You may feel that this question has been answered quite some time ago, after all, according to Flurry, 90% of users’ mobile time is spent on apps. ‘There’s an app for that’, the ubiquitous, trademarked catch-phrase from Apple, encapsulates the problem. A few great apps on your mobile device are fine. Too many that you rarely use and they’re just a nuisance. Research suggests that the average life of an app is less than thirty days. So maybe it’s worth looking again at the respective merits of these two, still imperfect, systems.
Mobile responsive websites
Mobile websites are clearly similar to any other website accessed over the internet but they’re designed for a smaller display and a touch screen interface. Unlike a conventional website they can utilize mobile features such as click and call or location based mapping.
They are instantly accessible, you don’t need to download anything, more importantly, you don’t need to keep downloading updates. You can access them on a variety of devices, so if you’ve left your tablet behind you can still carry on working. They are easier to find than apps and they can’t be deleted. From a construction point of view, they are cheaper to launch and cheaper to maintain.
Why then are apps so much more popular? In a word? Pleasure. Apps are more pleasurable to use. First of all, most of them are free and we love getting stuff for free; there’s a sense of ownership with an app that you simply don’t get by visiting a website. Apps give you the opportunity to ‘swipe’, ‘drag’, ‘pinch’ and ‘hold’, by comparison the browser features of a website seem dull. Apps can utilize features specific to a device and they’re personalized, again it’s that all important sense of ownership. Apps are social currency: once upon a time teenagers defined themselves by their record collections, now it’s by their apps. Discovering a new app and sharing it is part of the appeal.
Games dominate apps
Games of course dominate the world of apps, just look at the all-conquering Pokemon Go and the extraordinary phenomenon of groups of young people foraging far into the night, but businesses love them too. You can rebrand via an app, and you can reach people so much more effectively than via email. In-app notifications can only be accessed when the app is open but push notifications can be used regardless of activity on the device and have delivered click-through rates of 40%. No contest then? Well not really.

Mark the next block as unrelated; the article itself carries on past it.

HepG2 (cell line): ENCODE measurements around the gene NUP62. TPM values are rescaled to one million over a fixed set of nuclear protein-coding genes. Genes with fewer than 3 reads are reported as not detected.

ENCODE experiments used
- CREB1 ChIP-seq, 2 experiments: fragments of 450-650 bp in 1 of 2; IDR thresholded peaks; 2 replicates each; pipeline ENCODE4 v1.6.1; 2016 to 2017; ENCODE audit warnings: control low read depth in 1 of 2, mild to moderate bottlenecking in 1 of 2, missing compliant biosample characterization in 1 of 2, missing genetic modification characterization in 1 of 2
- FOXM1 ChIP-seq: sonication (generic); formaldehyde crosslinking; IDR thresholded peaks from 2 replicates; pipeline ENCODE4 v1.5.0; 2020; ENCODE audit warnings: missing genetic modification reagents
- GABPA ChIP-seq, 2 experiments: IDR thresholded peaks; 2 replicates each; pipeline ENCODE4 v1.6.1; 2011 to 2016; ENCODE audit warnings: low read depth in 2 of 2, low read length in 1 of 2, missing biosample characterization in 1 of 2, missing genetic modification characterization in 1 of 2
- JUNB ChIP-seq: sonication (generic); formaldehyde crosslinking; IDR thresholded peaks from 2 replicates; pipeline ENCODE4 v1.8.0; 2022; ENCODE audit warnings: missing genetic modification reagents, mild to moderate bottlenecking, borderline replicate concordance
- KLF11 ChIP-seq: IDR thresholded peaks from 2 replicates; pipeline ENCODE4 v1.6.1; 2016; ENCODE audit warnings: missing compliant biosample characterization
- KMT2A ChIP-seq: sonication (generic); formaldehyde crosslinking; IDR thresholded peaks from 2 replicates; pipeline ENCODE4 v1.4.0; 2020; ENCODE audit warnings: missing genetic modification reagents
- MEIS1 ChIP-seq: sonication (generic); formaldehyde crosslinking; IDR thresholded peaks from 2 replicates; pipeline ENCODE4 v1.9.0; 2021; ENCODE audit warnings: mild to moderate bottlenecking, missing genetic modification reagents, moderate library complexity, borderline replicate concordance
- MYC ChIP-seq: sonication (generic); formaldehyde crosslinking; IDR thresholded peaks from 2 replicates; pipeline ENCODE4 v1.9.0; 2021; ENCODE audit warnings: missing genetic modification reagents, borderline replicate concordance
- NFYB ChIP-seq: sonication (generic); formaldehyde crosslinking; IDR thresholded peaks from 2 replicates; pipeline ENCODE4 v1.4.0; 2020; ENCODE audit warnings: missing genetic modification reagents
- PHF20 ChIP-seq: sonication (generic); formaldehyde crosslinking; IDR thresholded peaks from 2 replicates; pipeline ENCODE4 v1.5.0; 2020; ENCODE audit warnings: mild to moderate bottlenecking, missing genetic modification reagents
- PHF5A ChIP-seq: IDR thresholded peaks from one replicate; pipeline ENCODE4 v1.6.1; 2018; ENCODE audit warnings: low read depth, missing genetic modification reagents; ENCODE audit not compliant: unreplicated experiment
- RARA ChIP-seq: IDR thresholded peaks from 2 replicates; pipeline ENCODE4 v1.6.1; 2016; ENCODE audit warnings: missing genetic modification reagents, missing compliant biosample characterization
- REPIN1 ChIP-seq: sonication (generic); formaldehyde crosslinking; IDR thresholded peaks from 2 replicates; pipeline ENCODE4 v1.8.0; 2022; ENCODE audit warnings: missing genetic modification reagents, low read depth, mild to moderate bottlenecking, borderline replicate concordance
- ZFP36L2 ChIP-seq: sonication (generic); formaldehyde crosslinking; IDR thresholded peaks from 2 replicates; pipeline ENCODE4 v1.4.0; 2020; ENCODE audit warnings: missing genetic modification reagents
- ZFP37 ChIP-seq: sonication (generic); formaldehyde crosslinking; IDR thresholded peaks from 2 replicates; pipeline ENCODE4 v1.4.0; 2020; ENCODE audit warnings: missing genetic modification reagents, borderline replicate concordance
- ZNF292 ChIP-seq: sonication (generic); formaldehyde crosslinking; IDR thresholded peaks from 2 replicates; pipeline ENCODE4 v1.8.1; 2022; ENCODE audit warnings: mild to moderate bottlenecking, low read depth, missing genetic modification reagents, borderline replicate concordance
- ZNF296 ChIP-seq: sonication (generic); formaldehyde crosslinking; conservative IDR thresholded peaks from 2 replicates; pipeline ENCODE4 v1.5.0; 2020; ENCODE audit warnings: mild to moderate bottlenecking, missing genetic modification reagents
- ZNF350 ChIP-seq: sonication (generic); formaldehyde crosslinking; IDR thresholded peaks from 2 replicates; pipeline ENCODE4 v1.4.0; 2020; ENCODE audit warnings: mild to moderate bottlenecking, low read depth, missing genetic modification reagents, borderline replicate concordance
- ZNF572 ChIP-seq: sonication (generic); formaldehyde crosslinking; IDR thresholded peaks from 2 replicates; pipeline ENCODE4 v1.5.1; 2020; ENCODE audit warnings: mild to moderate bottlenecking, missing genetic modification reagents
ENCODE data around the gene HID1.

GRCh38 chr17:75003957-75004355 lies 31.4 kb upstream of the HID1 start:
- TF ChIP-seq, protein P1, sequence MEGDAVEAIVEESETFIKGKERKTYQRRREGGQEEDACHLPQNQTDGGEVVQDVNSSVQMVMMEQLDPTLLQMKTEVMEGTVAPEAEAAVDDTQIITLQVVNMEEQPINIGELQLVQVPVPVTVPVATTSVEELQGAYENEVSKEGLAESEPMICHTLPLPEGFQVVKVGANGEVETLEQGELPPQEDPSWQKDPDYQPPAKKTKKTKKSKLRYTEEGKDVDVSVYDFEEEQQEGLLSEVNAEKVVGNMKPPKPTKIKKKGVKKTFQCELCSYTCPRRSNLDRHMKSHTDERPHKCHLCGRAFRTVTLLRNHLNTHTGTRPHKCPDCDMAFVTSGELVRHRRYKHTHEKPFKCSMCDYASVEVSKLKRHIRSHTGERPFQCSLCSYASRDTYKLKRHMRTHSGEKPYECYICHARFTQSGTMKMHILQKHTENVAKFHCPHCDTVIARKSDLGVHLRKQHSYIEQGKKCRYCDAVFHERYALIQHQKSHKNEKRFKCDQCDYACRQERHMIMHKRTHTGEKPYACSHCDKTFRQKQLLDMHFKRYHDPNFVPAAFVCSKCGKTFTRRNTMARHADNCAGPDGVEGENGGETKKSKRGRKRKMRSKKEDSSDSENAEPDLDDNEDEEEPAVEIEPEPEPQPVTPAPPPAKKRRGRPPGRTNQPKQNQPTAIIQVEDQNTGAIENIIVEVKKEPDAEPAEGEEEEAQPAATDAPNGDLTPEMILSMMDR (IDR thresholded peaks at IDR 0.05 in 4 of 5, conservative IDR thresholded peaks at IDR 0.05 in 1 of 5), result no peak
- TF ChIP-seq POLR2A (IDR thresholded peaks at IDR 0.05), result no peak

Apps are better for on the go services
Apps are a victim of their own success, there are simply too many of them and they are not easy to search, most of them are destined for obscurity.
For occasional services it makes far more sense to have a mobile website but for frequently visited on the go services such as takeaway food, taxi services or online games we’re likely to see the continued development of apps. Particularly in the gaming sector, resources are focused on improving app technology, to integrate features such as augmented reality, VR and gesture controls. The latter of which was integrated into the partypoker app for windows users earlier this year. It’s that pleasure principle again, the more fun the app is, the more people will want to play it.
In reality, the mobile app and the mobile website are not mutually exclusive, Facebook’s mobile appfor example helps users discover content on their mobile website. It seems likely that the future will see even more convergence of mobile apps and mobile websites.